In National Refugee Week reporter JESSICA FORSTER looks at how the North East has been marking the event and speaks to an asylum seeker who is campaigning for their right to work.
IMAGINE being told that you can not work for a living.
Not because you are not up to the job but because if you do you are breaking the law.
This is the situation that many refugees living on Wearside face, having to rely on benefits instead to survive.
Sam Dore, originally from the Ivory Coast in West Africa, is trying to do something about this problem.
He is the subgroup leader of the Right to Work North East Campaign in Sunderland.
The Wearside network is an offshoot of a national campaign from the Refugee Council, launched in April this year, called Let Them Work.
Sam 37, who left his own country to seek refuge in the UK five years ago said: "Asylum seekers want to earn money to pay for child care, pay their rent and feed their families.
"Not being allowed to work is very frustrating and they do not want to live on handouts."
Until the Government made it illegal for people claiming asylum to work, in 2002, people who had waited for more than six months for a claim, used to be able to work.
Now they are all forced to rely on state benefits even though some of them are qualified professionals such as accountants, teachers or engineers.
Most people claiming asylum come from countries with no welfare system. They hate the fact they cannot work and would rather do anything than do nothing.
They live on food vouchers for Tescos and have no cash to spend as they see fit, for many being able to work and support themselves is a wound to their dignity.
Dana Mohamed, 25, ran a factory in Iran before he fled his country in fear seven months ago and came to live in Sunderland.
He said: "I left my country because of problems with the Government.
"I would like to work and I will do any job so I can pay my taxes, I don't want benefit money I want to pay for myself."
Asylum seekers cannot work until they have refugee status but the system is very complicated and people can wait years, up to 10 years, for their claim to be processed.
Masut Wailed, 23, from Iraq has been in the UK for six years and he is angry about the no right to work system.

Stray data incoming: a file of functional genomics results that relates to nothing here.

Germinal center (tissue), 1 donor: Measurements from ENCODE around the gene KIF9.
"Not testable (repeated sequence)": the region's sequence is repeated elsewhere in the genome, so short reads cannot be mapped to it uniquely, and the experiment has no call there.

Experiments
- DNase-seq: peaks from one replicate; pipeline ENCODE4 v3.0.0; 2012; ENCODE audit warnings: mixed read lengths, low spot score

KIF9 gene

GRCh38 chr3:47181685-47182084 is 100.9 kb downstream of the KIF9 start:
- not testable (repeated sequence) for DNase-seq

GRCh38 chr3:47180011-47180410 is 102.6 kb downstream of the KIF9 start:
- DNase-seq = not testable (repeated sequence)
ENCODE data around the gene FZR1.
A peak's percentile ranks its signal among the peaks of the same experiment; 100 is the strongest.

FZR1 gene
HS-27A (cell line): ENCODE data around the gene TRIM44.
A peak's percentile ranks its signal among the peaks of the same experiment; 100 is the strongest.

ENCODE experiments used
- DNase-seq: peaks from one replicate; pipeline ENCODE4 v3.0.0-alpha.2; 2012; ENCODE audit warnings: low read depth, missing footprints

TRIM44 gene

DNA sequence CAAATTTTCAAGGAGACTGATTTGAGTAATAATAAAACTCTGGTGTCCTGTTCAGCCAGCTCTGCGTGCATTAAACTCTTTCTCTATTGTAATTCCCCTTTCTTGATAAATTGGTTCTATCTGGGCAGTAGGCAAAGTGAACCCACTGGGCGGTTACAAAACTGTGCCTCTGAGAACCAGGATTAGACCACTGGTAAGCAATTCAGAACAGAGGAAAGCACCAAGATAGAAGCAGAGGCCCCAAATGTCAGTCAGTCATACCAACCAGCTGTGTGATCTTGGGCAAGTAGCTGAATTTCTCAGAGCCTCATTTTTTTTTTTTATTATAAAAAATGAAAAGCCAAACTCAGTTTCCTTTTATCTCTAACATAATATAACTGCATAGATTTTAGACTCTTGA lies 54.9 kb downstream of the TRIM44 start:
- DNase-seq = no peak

He said: "The Government is wasting so much money giving all these people who want to work benefits.
At a time when the Government is making every effort to get people off unemployment and incapacity benefit and back into work, campaigners say it seems strange to force asylum seekers to live entirely on state support.
They add that working is good for community cohesion, bringing people from different communities together, breaking down barriers and increasing understanding.
The belief that asylum seekers are freeloading on taxpayers' money is often a cause of tension with the white community.
For more information on how you can get involved contact subgroup leader of Right to Work Campaign, Sam Dore, on 07922672309.
REFUGEES and asylum seekers living in Sunderland in need of help, company or support can meet at a weekly drop-in centre.
The North East Refugee Service runs a open door session at St Mary's Parish Centre, next to the church, on Bridge Street every Wednesday from 1pm till 4.30pm.
For more information Tel. 510 8685.
YOUNG asylum seekers and refugees from Wearside enjoyed a night of entertainment in Newcastle when young people from Sunderland strutted their stuff in a Pakistani fashion show.
Halo Huda, 16, from Ashbrooke, Sunderland, took to the catwalk in traditional Pakistani menswear, joined by group worker Jay Arnott.
Riya Khurana, 18, from Farringdon, Sunderland, is working on another project with the Refugee Service to produce a film called Ali in Wonderland.